Alien: Covenant is a great-looking film. I’ve already talked about how good the creatures look, but the environments are also stunning, both on the Covenant in space and on the ground on the mysterious hostile planet. Ridley Scott has been directing movies for about five decades, and he knows how to make every shot in his films feel unique and give the viewer something new to look at. The movie does have one of the same issues the Star Wars sequels had, in that the technology in the film appears much more advanced than the technology in the original films, even though the new films are prequels that take place chronologically before the originals. It’s not a huge issue, but it is noticeable in comparison to the original movies.

Alien: Covenant is not a perfect film, but I think it’s an improvement over Prometheus. Covenant suffers from a few similar issues that plagued its predecessor, but to a lesser extent. It delivers the gore and the heart-pounding intensity that fans have come to expect from the series, and it’s a worthy entry to the Alien franchise.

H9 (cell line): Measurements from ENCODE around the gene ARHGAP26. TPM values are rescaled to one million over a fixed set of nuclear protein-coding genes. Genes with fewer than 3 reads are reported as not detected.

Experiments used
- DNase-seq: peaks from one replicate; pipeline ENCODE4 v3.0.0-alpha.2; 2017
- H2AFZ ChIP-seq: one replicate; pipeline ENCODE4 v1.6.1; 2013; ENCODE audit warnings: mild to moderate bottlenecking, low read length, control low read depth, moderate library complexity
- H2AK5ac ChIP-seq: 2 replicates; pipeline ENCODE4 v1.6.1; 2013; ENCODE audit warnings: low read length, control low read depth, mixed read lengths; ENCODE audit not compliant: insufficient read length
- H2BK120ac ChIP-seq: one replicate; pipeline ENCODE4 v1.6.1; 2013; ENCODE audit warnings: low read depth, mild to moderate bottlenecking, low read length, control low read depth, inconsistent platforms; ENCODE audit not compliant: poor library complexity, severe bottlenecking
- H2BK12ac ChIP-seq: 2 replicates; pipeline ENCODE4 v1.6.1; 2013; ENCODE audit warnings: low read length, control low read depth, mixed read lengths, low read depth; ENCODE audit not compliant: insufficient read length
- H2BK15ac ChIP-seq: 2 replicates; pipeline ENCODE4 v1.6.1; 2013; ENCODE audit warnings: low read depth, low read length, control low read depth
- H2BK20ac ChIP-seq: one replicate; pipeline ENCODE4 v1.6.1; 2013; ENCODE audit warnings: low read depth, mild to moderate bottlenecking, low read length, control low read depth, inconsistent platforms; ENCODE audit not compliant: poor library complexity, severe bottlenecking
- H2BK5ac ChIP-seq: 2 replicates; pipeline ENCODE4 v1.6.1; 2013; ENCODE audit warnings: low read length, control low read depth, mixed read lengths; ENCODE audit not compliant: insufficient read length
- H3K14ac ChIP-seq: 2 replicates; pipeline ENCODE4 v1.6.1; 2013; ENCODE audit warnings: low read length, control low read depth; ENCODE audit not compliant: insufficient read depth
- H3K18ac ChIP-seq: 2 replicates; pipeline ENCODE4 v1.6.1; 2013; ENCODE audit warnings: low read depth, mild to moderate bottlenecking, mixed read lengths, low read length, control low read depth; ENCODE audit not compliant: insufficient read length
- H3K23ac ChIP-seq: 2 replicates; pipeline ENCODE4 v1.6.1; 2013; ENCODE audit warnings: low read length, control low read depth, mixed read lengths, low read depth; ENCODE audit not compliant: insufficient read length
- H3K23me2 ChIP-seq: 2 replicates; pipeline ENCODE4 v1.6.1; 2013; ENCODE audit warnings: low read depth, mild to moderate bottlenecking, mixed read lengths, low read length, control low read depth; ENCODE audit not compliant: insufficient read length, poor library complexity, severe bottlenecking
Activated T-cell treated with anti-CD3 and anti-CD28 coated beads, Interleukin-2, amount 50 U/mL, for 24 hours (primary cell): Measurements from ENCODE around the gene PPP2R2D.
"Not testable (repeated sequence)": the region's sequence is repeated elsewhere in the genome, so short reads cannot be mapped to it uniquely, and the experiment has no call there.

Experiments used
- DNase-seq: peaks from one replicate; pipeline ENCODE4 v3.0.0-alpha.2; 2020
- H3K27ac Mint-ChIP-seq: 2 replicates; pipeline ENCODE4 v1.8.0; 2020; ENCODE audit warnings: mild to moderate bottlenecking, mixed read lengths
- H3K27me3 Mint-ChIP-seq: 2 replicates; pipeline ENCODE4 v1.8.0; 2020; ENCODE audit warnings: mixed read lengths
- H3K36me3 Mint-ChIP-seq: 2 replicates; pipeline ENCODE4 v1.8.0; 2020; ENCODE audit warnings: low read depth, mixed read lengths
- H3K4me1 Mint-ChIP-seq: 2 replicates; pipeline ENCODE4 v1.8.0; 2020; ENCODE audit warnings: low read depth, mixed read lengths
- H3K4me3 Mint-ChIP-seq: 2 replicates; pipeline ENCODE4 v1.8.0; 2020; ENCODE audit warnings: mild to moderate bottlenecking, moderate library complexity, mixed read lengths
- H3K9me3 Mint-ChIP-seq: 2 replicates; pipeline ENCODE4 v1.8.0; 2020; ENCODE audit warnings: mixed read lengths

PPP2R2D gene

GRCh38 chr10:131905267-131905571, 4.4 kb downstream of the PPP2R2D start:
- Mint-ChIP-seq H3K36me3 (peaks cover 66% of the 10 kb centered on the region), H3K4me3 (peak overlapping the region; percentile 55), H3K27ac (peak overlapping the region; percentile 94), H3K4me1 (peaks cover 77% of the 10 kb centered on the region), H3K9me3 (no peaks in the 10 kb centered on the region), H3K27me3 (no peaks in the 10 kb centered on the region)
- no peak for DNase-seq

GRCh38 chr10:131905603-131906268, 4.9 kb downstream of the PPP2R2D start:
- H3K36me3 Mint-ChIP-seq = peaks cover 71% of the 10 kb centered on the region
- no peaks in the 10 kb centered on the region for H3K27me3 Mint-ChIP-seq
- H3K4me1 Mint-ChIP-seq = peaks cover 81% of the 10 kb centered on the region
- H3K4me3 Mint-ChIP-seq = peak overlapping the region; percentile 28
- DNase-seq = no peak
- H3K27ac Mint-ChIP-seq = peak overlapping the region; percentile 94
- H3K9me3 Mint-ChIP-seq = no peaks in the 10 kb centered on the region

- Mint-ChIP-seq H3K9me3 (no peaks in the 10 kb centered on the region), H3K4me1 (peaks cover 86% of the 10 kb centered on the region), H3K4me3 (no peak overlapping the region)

Logan: A Brutal and Epic Sendoff

For the longest time, I had a list of my top five favorite movies. They were Die Hard, The Dark Knight, Hot Fuzz, Casino Royale, and Gladiator. Then in 2015 Mad Max Fury Road was released, and my top five became a top six.

Well, now it might have to become a top seven.

James Mangold’s Logan is a deeply moving film, and I left the theater with tears in my eyes. I was saddened by the end of the film. Saddened by the end of a story I love, and by the fact that one of my favorite fictional characters will not be seen again onscreen the same way. But at the same time, it was a good sort of sadness, the kind of sadness that you feel when a story you love is over, but you feel that it couldn’t have ended any other way.

Logan is an aptly named film. In many ways, this is not a superhero movie. It’s not a story about Wolverine, the superhero. It’s a story about Logan, the man.

It’s also a story about the toll that all the years of fighting and world-saving can take on a person, even one with superhuman regenerating powers. This movie takes beloved and iconic characters and brings them lower than they’ve ever been before, and the results are breathtaking.